As with any job, having good support network of helpful colleagues can make a big difference during the course of a day's work.

But the rider has since become more disciplined and has built up a support network of riders, including Mr Norman Musa and Mr Zulmawin Bin Mohamed. After completing their lunchtime deliveries at around 3pm everyday, the three of them meet a few other riders to have their own lunch.

This brotherhood of riders offers mutual support to each other and is an informal but crucial element of the job. It can make a big difference to riders and even consumers.

If he or any of his fellow riders are unable to locate a restaurant, they call one another to ask for directions. According to Mr Sarifee, the riders live by the creed: “Don’t be shy to ask for help, we’re family.”

Mr Sarifee recalls one occasion when his motorcycle broke down while he was en route to deliver an order. Mr Norman gave him a lift so he could deliver the order. Mr Sarifee only returned later to collect his motorcycle as his priority was making sure the food was delivered to his customer.

Seasoned riders like Mr Sarifee take a lot of pride in their job – they don’t just grab and go. After all, delivering food and drinks on time is pointless if the items spill in transit, so they make it a point to check that they are packaged properly.

“Riders who are new to the job may struggle slightly at first,” shared Mr Sarifee. “They may not tie drinks properly. The restaurant will put the drinks in a plastic bag and some riders will just take it and go.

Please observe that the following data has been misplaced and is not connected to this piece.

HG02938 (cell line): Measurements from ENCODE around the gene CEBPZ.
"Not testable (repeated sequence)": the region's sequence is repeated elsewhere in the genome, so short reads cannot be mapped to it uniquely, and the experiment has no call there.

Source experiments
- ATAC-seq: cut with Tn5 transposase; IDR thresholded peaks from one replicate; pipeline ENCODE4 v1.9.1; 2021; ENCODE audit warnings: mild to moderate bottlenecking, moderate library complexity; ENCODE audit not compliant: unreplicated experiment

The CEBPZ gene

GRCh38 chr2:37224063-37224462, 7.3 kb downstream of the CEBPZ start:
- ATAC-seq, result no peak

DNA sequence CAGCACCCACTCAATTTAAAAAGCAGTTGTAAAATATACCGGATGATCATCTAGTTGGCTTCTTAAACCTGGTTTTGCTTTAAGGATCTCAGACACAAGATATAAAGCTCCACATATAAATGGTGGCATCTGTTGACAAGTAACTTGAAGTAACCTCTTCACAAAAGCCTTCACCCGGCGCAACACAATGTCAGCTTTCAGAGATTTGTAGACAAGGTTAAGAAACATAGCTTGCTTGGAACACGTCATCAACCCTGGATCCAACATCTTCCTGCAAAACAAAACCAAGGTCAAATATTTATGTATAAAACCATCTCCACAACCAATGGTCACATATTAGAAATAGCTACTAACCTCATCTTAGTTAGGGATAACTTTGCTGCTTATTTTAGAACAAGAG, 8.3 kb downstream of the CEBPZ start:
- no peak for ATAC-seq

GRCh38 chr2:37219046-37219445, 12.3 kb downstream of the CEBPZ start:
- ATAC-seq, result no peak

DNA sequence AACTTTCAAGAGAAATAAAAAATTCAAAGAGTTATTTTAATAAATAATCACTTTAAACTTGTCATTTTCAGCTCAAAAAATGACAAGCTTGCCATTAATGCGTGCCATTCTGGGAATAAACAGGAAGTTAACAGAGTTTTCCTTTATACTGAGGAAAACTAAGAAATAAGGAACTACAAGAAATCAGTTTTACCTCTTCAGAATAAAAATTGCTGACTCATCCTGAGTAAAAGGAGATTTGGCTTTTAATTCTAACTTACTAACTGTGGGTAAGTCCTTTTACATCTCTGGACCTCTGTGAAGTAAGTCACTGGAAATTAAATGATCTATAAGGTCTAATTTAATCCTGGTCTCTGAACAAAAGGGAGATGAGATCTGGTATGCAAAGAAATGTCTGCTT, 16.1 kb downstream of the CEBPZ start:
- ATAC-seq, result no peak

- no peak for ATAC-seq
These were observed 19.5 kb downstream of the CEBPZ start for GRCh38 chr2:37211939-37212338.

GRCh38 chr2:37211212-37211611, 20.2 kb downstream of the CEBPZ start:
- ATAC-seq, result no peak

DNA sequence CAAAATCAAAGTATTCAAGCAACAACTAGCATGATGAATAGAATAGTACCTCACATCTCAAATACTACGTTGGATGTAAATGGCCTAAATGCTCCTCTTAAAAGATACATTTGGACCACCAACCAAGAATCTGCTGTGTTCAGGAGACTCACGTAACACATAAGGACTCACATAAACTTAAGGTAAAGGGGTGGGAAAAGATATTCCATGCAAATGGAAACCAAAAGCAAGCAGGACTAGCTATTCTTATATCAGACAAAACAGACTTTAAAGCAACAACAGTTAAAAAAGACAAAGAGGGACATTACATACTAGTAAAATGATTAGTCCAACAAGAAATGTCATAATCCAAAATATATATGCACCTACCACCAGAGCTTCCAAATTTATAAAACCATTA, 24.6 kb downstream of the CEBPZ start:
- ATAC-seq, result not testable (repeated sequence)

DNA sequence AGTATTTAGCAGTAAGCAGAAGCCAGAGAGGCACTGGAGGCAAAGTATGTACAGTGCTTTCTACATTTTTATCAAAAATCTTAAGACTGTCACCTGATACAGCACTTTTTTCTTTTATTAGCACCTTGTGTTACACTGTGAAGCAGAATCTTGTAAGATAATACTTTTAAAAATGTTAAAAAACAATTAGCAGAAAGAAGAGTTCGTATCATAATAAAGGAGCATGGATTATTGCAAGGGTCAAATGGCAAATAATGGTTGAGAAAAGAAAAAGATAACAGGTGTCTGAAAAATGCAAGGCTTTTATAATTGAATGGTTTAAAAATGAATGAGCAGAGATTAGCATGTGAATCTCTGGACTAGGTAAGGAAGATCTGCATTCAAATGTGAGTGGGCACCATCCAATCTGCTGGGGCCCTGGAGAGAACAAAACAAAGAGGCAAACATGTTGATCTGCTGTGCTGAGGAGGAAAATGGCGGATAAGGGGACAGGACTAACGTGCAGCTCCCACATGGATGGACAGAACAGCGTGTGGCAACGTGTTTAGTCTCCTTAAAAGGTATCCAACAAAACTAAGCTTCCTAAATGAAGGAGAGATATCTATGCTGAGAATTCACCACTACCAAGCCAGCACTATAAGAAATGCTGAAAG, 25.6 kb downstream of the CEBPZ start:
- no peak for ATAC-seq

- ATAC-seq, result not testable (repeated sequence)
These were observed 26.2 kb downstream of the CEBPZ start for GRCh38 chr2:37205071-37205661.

"Some drinks are packed loosely and may spill by the time they reach the consumer, if we don’t tie the drinks properly.” So the next time your orders arrive perfectly, you have their expert handling to thank.

Before setting off on a delivery, Mr Sarifee ties the food packets securely to reduce the risk of spillage.

A SUPPORTIVE COMMUNITY BOUND BY FOOD

One heartening thing Mr Sarifee has noticed in the past year, is an increasing number of delivery orders from hawker centres. He was relieved to see more hawkers going digital and not being left behind.

“When circuit breaker first started, I was quite worried for the hawkers, especially the older ones. But I am glad to see the GrabFood app can help them, especially with mix and match.”